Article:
What is Atlas? team13/12/23 11:422.3K🔥 has relaunched the Карта/Map project under a new name, Атлас/Atlas. The reasons for this relaunch will be outlined in the text that follows

We first established Map four years ago, with the aim of exploring a wide range of socio-economic and cultural processes within Russia. Our goal was to seek out knowledge that went beyond the stereotypes that prevailed in domestic popular culture: it was evident that the social reality in Russia was at odds with its portrayal on government-run TV channels and in popular media, which largely avoided topics of inequality and oppression. This drove us to collaborate with researchers who were eager to share their experiences and knowledge—researchers who could diagnose institutional contradictions and challenge the status quo.

Instead of focusing on established university professors, we sought out individuals at the early stages of their professional journey. We conducted in-depth interviews with sociologists, anthropologists, and economists who shared their findings and offered novel approaches to exploring everyday reality. For instance, Maksim Alyukov presented his research on the impact of propaganda on media perception in Russia and other non-democratic societies. Evgenia Kuziner discussed homelessness among women and the contradictions within charities and other institutions dedicated to their support. Grigory Yudin explored consumer debt in Russia and how it is connected with social isolation and atomization. Anna Klepikova wrote about the conflict between state-run and volunteer organizations working in neuropsychiatric institutions—the former following a logic of exclusion, the latter understanding disability as a social problem. Svetlana Erpyleva discussed the political maturity and political life of Russian teenagers.

In February 2022, Russia launched a full-scale invasion of Ukraine. Due to threats from government institutions and the federal authorities’ decision to block the media platform, the project team had to leave Russia and emigrate to different countries and contexts. This experience, coupled with witnessing the ongoing genocidal war in Ukraine and the increasingly chauvinistic rhetoric of Putin’s Russia, has prompted us to reconsider the project’s foundation. 

We have decided to shift our focus away from different social groups within the borders of a single state. Our intention is to not only examine what is going on inside but also to question what is happening in between: how borders are drawn and who they divide, which dynamics are contained within imperialist and nationalist tendencies, how different communities define themselves and are identified (or not) by others, and which alternative ways to coexist are already present or can be imagined. We are determined to continue our work in challenging existing stereotypes and the status quo by bringing suppressed or hidden knowledge to light, including perspectives from the queer and indigenous communities. Our objective is to move beyond corporate, military, and governmental frames and to offer an alternative Atlas that will not be restricted to specific locations or regions but will explore the interconnections between them. We will continue to follow a critical cartography approach, which involves mapping out complex systems of power, understanding conflicts, networks, injustice, and borders.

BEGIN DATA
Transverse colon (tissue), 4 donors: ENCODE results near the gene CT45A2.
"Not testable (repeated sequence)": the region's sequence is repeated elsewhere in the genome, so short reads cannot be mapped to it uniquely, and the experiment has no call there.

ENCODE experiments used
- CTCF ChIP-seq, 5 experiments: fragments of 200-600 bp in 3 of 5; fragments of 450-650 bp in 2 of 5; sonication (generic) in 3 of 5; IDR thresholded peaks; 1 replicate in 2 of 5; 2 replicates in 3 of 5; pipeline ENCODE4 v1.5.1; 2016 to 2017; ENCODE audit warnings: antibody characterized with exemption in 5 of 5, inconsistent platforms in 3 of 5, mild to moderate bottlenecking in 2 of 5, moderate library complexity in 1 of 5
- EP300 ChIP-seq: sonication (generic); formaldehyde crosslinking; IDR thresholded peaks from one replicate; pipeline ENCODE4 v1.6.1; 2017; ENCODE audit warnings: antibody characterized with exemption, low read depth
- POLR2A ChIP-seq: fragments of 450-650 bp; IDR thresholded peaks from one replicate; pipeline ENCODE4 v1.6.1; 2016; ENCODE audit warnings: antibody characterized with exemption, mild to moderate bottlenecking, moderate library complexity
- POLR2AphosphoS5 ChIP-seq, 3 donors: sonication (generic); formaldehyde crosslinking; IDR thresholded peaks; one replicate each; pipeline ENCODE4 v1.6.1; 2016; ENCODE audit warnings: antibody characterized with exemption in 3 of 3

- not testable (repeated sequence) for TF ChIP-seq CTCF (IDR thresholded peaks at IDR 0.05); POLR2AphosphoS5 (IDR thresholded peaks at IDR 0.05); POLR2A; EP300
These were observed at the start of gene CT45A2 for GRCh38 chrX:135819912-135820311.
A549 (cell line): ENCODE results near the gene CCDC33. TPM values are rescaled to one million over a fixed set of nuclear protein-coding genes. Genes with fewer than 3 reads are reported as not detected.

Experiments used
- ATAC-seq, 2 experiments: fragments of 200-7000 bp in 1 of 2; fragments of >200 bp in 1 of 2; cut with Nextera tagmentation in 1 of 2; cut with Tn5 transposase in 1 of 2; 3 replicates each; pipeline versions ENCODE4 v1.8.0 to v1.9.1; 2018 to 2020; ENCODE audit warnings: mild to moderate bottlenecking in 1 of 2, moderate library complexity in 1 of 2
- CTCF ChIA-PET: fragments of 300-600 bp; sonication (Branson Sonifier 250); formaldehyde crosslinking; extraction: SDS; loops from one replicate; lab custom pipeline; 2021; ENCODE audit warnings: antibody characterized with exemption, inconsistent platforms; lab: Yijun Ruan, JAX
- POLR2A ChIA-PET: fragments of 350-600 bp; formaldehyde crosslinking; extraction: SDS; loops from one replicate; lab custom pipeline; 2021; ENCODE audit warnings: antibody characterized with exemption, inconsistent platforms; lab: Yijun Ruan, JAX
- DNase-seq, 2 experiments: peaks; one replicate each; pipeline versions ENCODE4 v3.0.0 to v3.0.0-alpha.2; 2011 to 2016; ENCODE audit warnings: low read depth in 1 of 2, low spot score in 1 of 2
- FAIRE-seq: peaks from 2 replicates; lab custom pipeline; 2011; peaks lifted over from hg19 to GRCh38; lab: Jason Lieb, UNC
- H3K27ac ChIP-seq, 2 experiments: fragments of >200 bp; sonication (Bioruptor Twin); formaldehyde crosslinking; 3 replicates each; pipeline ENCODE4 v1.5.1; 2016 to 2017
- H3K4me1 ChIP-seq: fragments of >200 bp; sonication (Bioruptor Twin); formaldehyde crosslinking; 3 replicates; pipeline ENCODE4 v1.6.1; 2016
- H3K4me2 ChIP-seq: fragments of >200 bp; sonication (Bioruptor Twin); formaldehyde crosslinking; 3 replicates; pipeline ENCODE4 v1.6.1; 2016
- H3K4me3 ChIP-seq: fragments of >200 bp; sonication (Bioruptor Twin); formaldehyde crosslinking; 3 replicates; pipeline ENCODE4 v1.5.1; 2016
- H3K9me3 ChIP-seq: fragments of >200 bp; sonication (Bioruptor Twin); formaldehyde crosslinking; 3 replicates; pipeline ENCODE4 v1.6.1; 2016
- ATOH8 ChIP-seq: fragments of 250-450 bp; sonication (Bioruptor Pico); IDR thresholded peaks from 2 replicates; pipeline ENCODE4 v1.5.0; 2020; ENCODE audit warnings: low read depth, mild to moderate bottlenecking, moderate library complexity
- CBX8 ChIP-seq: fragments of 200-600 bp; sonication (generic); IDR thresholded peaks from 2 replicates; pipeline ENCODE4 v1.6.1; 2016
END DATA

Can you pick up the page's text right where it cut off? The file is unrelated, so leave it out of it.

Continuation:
Atlas is a natural extension of the Map project, introducing a range of new aspects. Our author-centric approach will remain at the forefront of our efforts: we invite authors to decide for themselves whom to invite for interviews, whether they be experts, professionals, activists, or representatives from communities. In order to expand our reach, we are now offering our authors the opportunity to publish their materials in English, as well as their native language. And if they need it, we’re happy to help with translation. We are also actively looking for authors from a wider range of backgrounds, not solely traditional academia. We welcome all types of research and its representation in various media formats. This includes not only in-depth interviews but also podcasts, artistic and video essays, step-by-step guides, and interviews. If you have any ideas for the material, email us at

An important part of Atlas is the Academy of Political Imagination, where researchers and activists come together in an attempt to understand how to think about the present and imagine the future, as well as trying to understand the various ideologies, political constructs, and stereotypes they harbor within themselves. The first meeting of the Academy took place this summer in Montenegro.

Muhammad Azzahaby

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